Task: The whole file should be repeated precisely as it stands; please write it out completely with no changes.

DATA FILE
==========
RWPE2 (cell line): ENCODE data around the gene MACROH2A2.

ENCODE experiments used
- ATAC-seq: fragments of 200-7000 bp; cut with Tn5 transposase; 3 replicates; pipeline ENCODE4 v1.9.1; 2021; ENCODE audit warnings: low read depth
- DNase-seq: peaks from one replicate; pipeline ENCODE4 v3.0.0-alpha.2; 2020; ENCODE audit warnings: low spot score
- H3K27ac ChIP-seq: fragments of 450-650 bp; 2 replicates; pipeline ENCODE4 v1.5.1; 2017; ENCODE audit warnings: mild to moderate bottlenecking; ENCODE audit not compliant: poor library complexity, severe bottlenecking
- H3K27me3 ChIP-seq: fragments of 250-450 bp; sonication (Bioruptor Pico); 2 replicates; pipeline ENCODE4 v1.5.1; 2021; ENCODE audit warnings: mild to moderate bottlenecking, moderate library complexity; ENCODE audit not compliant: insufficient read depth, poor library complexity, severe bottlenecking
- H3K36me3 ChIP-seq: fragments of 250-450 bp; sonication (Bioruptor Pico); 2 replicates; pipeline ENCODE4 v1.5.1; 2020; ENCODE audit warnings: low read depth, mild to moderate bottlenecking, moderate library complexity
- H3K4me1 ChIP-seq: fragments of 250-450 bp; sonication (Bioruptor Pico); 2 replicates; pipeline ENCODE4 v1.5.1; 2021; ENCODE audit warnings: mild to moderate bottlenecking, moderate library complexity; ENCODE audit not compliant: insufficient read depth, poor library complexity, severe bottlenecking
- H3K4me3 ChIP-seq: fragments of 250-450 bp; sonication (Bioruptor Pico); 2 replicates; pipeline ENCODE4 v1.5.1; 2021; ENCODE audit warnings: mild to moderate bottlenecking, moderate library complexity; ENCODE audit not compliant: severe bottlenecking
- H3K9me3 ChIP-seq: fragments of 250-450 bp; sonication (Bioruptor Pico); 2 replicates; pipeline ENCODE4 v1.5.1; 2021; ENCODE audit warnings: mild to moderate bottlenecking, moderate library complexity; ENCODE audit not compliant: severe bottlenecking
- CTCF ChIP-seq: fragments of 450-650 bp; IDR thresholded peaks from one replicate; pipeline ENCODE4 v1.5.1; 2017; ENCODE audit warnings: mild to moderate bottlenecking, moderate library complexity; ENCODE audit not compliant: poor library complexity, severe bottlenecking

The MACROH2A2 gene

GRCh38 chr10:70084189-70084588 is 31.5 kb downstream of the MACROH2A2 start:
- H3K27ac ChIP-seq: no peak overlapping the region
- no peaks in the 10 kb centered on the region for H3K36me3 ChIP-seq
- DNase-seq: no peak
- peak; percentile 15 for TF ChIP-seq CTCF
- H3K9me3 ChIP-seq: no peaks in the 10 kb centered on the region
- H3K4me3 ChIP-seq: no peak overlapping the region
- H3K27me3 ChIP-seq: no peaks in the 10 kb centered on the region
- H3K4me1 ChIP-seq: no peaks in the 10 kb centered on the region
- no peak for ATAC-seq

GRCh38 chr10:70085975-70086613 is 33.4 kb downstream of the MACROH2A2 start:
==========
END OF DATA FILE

RWPE2 (cell line): ENCODE data around the gene MACROH2A2.

ENCODE experiments used
- ATAC-seq: fragments of 200-7000 bp; cut with Tn5 transposase; 3 replicates; pipeline ENCODE4 v1.9.1; 2021; ENCODE audit warnings: low read depth
- DNase-seq: peaks from one replicate; pipeline ENCODE4 v3.0.0-alpha.2; 2020; ENCODE audit warnings: low spot score
- H3K27ac ChIP-seq: fragments of 450-650 bp; 2 replicates; pipeline ENCODE4 v1.5.1; 2017; ENCODE audit warnings: mild to moderate bottlenecking; ENCODE audit not compliant: poor library complexity, severe bottlenecking
- H3K27me3 ChIP-seq: fragments of 250-450 bp; sonication (Bioruptor Pico); 2 replicates; pipeline ENCODE4 v1.5.1; 2021; ENCODE audit warnings: mild to moderate bottlenecking, moderate library complexity; ENCODE audit not compliant: insufficient read depth, poor library complexity, severe bottlenecking
- H3K36me3 ChIP-seq: fragments of 250-450 bp; sonication (Bioruptor Pico); 2 replicates; pipeline ENCODE4 v1.5.1; 2020; ENCODE audit warnings: low read depth, mild to moderate bottlenecking, moderate library complexity
- H3K4me1 ChIP-seq: fragments of 250-450 bp; sonication (Bioruptor Pico); 2 replicates; pipeline ENCODE4 v1.5.1; 2021; ENCODE audit warnings: mild to moderate bottlenecking, moderate library complexity; ENCODE audit not compliant: insufficient read depth, poor library complexity, severe bottlenecking
- H3K4me3 ChIP-seq: fragments of 250-450 bp; sonication (Bioruptor Pico); 2 replicates; pipeline ENCODE4 v1.5.1; 2021; ENCODE audit warnings: mild to moderate bottlenecking, moderate library complexity; ENCODE audit not compliant: severe bottlenecking
- H3K9me3 ChIP-seq: fragments of 250-450 bp; sonication (Bioruptor Pico); 2 replicates; pipeline ENCODE4 v1.5.1; 2021; ENCODE audit warnings: mild to moderate bottlenecking, moderate library complexity; ENCODE audit not compliant: severe bottlenecking
- CTCF ChIP-seq: fragments of 450-650 bp; IDR thresholded peaks from one replicate; pipeline ENCODE4 v1.5.1; 2017; ENCODE audit warnings: mild to moderate bottlenecking, moderate library complexity; ENCODE audit not compliant: poor library complexity, severe bottlenecking

The MACROH2A2 gene

GRCh38 chr10:70084189-70084588 is 31.5 kb downstream of the MACROH2A2 start:
- H3K27ac ChIP-seq: no peak overlapping the region
- no peaks in the 10 kb centered on the region for H3K36me3 ChIP-seq
- DNase-seq: no peak
- peak; percentile 15 for TF ChIP-seq CTCF
- H3K9me3 ChIP-seq: no peaks in the 10 kb centered on the region
- H3K4me3 ChIP-seq: no peak overlapping the region
- H3K27me3 ChIP-seq: no peaks in the 10 kb centered on the region
- H3K4me1 ChIP-seq: no peaks in the 10 kb centered on the region
- no peak for ATAC-seq

GRCh38 chr10:70085975-70086613 is 33.4 kb downstream of the MACROH2A2 start: